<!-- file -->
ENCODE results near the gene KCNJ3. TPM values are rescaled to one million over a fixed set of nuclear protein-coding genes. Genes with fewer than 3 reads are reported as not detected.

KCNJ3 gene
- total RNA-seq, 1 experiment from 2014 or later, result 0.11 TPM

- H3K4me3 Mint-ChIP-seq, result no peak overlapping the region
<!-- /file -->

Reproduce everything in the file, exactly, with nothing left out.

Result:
ENCODE results near the gene KCNJ3. TPM values are rescaled to one million over a fixed set of nuclear protein-coding genes. Genes with fewer than 3 reads are reported as not detected.

KCNJ3 gene
- total RNA-seq, 1 experiment from 2014 or later, result 0.11 TPM

- H3K4me3 Mint-ChIP-seq, result no peak overlapping the region